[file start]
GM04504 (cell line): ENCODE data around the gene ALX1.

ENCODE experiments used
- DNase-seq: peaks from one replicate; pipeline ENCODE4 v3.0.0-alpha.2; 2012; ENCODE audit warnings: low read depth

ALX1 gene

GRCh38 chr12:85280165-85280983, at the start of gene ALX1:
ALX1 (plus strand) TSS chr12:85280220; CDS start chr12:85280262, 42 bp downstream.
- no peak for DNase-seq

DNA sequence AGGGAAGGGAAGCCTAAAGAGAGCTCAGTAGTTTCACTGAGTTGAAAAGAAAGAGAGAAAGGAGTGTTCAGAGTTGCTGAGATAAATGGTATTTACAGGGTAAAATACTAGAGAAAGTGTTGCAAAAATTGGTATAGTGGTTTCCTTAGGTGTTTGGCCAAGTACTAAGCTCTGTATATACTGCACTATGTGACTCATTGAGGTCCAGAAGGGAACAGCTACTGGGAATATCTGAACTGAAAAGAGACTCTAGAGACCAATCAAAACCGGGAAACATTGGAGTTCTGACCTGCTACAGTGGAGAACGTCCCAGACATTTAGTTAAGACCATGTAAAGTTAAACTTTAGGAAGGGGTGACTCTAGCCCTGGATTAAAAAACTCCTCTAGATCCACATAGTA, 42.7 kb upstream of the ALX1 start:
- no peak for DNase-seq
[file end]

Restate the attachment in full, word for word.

GM04504 (cell line): ENCODE data around the gene ALX1.

ENCODE experiments used
- DNase-seq: peaks from one replicate; pipeline ENCODE4 v3.0.0-alpha.2; 2012; ENCODE audit warnings: low read depth

ALX1 gene

GRCh38 chr12:85280165-85280983, at the start of gene ALX1:
ALX1 (plus strand) TSS chr12:85280220; CDS start chr12:85280262, 42 bp downstream.
- no peak for DNase-seq

DNA sequence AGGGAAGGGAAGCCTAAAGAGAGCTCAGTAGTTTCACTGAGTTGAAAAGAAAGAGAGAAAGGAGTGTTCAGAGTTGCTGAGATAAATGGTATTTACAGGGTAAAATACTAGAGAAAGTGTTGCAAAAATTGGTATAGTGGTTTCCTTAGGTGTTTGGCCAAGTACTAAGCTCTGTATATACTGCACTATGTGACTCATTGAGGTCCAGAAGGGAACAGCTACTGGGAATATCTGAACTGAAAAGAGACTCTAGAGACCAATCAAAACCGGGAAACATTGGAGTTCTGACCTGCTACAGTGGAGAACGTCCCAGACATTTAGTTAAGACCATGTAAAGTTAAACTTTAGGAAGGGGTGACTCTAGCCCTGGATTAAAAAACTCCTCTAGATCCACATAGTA, 42.7 kb upstream of the ALX1 start:
- no peak for DNase-seq